It has been estimated that left-handed people make up somewhere between 5 and 20 percent of the population. The reason for such a wide estimate is because nobody collects data on handedness. Think about it. Did you ever fill out a form for a physical examination or for a driver's license or for a census taker that asked which hand you use? About the only time this was a concern was went the military was ordering gloves for troops stationed in northern areas and needed to know which trigger finger - right or left - needed to have an opening. They determined the number of left-handed troops was between 7 and 11 percent.

But whatever the number, it's something that's built into the brain and nervous system. Handedness is not a choice and babies show a preference right from the time they're born. Parents who try to effect a change meet with mixed results and sometimes wind up with an ambidextrous child. Interestingly enough, studies of prehistoric sites suggest that our earliest ancestors may have been left-handed and that the switch occurred as language skills developed over many thousands of years.

Physically, humans show a number of bilateral preferences besides left and right-handedness. Individuals also tend to favor one eye and one ear and, placed with their back to a wall, will more often than not start out with the same foot. To get an idea of just how complicated the neural wiring for all these body parts actually is, just try walking and swinging your arms to match your legs. It's also been shown that people tend to use the two halves of their face differently. When full frontal portraits are taken, split down the middle and joined with mirror images, the combination of two left sides when compared with two right sides will look like two different people.

In terms of personality differences, the evidence is mostly anecdotal but left-handed people do appear to be more creative. This may be because the left half of the brain is associated more with logic and reason while the right half is associated more with art and inventiveness. If this seems the reverse of what it should be, remember that each of the brain's hemispheres control the opposite side of the body. However, human behavior is seldom as simple as it may seem and in one study of professional artists it was found that while paintings (2 dimensions) were more often done by righties, sculptures (3 dimensions) were more often done by lefties. I've also been told that those who sculpt are better dancers than those who paint but here again, this is strictly anecdotal.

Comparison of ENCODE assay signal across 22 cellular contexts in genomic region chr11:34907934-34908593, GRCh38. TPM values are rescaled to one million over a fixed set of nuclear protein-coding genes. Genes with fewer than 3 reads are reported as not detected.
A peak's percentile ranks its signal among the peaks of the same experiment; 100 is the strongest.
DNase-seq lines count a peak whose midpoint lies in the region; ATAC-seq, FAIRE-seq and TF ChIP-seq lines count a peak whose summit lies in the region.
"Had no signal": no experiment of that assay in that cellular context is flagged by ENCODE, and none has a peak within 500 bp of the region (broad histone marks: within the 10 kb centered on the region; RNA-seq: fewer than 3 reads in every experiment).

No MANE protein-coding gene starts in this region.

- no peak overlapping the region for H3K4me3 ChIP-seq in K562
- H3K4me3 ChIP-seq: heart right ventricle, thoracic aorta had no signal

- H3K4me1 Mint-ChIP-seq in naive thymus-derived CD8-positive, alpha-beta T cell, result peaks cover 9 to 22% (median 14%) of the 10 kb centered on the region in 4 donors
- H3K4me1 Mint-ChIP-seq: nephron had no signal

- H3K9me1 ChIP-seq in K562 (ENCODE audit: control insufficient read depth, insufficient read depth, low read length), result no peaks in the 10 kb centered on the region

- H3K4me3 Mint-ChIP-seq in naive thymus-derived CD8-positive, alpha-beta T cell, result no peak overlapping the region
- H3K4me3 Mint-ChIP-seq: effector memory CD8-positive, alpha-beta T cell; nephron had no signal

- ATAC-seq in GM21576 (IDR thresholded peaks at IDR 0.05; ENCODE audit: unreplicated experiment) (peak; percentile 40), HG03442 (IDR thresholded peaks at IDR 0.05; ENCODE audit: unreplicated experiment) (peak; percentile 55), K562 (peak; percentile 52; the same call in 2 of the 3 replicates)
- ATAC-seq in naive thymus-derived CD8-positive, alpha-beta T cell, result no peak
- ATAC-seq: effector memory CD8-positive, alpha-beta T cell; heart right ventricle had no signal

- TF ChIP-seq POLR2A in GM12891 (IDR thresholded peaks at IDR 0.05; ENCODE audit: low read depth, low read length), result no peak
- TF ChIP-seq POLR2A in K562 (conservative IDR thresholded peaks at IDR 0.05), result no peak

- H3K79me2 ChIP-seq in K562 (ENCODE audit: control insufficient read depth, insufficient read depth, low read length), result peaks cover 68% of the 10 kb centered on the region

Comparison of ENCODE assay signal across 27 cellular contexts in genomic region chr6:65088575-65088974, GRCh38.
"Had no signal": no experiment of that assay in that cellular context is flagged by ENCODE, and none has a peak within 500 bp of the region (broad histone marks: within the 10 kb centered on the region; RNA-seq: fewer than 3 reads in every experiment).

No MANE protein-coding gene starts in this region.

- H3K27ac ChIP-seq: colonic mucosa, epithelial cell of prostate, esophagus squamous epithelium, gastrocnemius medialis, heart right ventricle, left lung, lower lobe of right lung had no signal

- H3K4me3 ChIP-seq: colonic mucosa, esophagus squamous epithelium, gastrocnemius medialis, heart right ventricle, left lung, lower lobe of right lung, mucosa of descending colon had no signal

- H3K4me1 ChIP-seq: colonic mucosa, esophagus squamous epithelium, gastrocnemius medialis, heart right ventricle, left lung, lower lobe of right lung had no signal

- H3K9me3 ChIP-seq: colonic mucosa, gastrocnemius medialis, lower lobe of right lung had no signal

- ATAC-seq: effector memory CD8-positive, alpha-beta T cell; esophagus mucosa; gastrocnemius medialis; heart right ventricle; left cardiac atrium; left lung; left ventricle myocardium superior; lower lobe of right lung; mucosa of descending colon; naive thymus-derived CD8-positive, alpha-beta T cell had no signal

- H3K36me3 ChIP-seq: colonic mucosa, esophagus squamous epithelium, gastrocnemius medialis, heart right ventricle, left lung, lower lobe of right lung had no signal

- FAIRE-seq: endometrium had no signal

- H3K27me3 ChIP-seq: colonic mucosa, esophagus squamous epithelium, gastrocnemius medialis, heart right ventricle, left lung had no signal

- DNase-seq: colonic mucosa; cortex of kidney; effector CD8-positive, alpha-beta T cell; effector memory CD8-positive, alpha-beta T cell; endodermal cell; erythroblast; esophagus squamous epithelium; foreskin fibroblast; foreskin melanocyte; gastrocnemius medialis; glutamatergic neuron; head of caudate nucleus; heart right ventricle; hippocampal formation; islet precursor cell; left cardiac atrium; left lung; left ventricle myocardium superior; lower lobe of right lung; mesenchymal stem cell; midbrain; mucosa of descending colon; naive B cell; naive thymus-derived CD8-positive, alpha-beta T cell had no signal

Perhaps the strangest thing regarding handedness is how it's been viewed in different times and places. Mostly, left-handers have found themselves at a disadvantage. From cars and telephones to scissors and refrigerator doors, the modern world is made for right-handed people. But in the past, superstitious fervor sometimes caused lefties to be concerned for their health and wellbeing as such a preference was associated with witches and warlocks, black magic and evil. Even today, this connection is apparent in words like sinister and gauche - derived from the Latin and French words for left. And just think of all the common expressions that show an innate prejudice: out in left field; do it the right way; a left-handed compliment and that's right nice of you are all examples. When you get right to it, southpaws may well be our most openly maligned minority.

About the Author

Stephen Mason

Stephen B. Mason is a psychologist, a former university professor, syndicated newspaper columnist and radio talk-show host.

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